Obvious & Hidden Tragedies at Virginia Tech

We owe it to the victims and all who follow them into our educational institutions to use this experience to learn and develop PROactively, because if we don’t, how will we ever live with ourselves when such a thing happens again?


Other heroes certainly revealed themselves that day, although they may never be specifically named. College students who slammed a classroom door shut and held it with their feet as they kept their body away from the door while the bullets came through it--they are heroes. Police officers who responded, grabbed weapons and rushed toward the sounds of shots, hoping that the killer would see them and shoot toward them rather than at innocent college students--they are heroes. Emergency medical technicians and paramedics who responded to deliver treatment to those shot and otherwise injured--they are heroes.

We need to remember and honor these heroes, but we owe it to them to also learn from this experience. Prior to 1966, there were no SWAT teams in the United States. Charles Whitman taught us the need when he shot and killed 15 people from the Texas Tower in Austin. Prior to 1999, there was no such thing as Active Shooter training, but Harris and Klebold taught us the need when they killed 12 and wounded 23 others at Columbine High School. Prior to the terrorist siege at Beslan, Russia in 2004, we never had to recognize the threat that might be presented to our youngest children by religious fanatics or zealots.

In 2007 we mourn the loss of 32 people at Virginia Tech. I refuse to mourn the loss of Seung-Hui. He lost the chance for my compassion when he took up arms and went hunting innocent people. From this event, we must learn. What must we learn?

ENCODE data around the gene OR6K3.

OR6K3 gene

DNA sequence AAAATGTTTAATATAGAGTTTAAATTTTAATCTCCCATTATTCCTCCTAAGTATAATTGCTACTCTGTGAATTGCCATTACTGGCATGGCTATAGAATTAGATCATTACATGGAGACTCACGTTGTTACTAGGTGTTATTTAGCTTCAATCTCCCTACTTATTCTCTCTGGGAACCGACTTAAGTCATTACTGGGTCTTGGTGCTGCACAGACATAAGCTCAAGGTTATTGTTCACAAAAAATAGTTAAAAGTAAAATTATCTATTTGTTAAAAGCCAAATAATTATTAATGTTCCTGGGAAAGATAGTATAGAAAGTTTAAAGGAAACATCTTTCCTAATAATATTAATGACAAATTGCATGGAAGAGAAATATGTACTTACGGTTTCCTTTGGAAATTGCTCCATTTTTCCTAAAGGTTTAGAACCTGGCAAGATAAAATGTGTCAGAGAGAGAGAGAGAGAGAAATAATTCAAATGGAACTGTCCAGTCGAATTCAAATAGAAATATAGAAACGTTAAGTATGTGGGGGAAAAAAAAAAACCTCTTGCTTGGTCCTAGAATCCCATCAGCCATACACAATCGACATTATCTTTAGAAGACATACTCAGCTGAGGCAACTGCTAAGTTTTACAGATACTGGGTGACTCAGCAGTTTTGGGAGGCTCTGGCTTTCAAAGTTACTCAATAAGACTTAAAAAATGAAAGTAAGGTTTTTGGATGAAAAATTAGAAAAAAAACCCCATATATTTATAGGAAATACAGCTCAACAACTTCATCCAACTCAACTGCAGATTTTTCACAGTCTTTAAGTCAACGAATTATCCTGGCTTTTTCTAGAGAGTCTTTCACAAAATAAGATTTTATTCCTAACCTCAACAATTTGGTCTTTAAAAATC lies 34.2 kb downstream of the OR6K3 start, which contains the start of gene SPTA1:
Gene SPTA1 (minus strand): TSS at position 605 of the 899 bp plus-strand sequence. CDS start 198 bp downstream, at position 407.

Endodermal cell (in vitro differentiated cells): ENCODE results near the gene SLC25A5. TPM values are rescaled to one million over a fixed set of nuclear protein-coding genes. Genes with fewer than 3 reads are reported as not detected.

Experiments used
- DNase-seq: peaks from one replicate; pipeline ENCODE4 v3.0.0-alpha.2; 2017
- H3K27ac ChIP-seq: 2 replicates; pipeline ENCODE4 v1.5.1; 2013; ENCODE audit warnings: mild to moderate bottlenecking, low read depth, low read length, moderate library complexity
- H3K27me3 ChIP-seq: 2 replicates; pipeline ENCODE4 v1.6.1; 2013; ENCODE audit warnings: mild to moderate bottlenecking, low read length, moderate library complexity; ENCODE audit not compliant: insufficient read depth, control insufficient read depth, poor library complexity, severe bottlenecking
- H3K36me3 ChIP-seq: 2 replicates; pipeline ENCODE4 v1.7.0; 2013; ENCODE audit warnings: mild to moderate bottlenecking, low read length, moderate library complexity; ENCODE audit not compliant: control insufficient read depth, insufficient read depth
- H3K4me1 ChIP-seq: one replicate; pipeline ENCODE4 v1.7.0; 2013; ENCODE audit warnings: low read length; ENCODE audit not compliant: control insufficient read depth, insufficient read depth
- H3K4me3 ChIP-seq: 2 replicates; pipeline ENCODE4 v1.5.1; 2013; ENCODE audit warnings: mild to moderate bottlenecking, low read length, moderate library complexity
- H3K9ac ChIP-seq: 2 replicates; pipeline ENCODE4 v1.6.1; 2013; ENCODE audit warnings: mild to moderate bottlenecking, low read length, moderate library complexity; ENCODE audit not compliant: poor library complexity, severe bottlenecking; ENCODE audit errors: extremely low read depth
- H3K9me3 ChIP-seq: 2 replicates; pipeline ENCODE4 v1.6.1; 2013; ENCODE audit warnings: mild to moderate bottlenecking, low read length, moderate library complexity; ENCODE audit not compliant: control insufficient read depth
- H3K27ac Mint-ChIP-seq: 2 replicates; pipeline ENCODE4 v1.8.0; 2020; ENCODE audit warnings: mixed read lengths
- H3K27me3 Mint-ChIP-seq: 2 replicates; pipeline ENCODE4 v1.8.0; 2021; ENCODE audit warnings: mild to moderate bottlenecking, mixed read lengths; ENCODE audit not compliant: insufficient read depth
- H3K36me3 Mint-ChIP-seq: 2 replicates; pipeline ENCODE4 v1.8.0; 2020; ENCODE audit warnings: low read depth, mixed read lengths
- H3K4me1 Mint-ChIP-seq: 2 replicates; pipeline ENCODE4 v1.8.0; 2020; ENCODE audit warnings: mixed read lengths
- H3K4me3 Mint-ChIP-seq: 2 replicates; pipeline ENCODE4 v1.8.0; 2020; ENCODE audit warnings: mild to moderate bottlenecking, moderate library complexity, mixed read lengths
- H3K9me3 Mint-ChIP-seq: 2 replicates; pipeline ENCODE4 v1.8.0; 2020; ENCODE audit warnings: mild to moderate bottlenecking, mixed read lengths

• We must learn that politics has no place in the decision-making process about how we protect our most precious assets: our children.
  • We must learn that our current Active Shooter response tactics and protocols are not the end-all be-all answer to every school shooting.
  • We must learn that unexpected things happen, and as we train our officers and develop our policies the unexpected has to be taken into consideration, and leeway for improvised actions built in.
  • We must learn to train our officers to be even more aggressive in their response to such situations and to reward them, rather than second-guess them, when they DO improvise in the face of adversity.
  • We must learn that rules, regulations and signs do NOT prevent criminals from breaking the law and presenting a threat. No magic ring of safety exists around educational institutions. ARMED safety is the ONLY safety everywhere in America.
  • We must learn how to move forward in a positive light while mourning the loss of 32 souls who may well have had among them future leaders, great artists, wonderful writers or terrific parents.

We cannot let the loss of these innocents become nothing more than a black mark in the book of time. We owe it to them and all who follow them into our educational institutions to use this experience to learn and develop PROactively, because if we don't, how will we ever live with ourselves when such a thing happens again?

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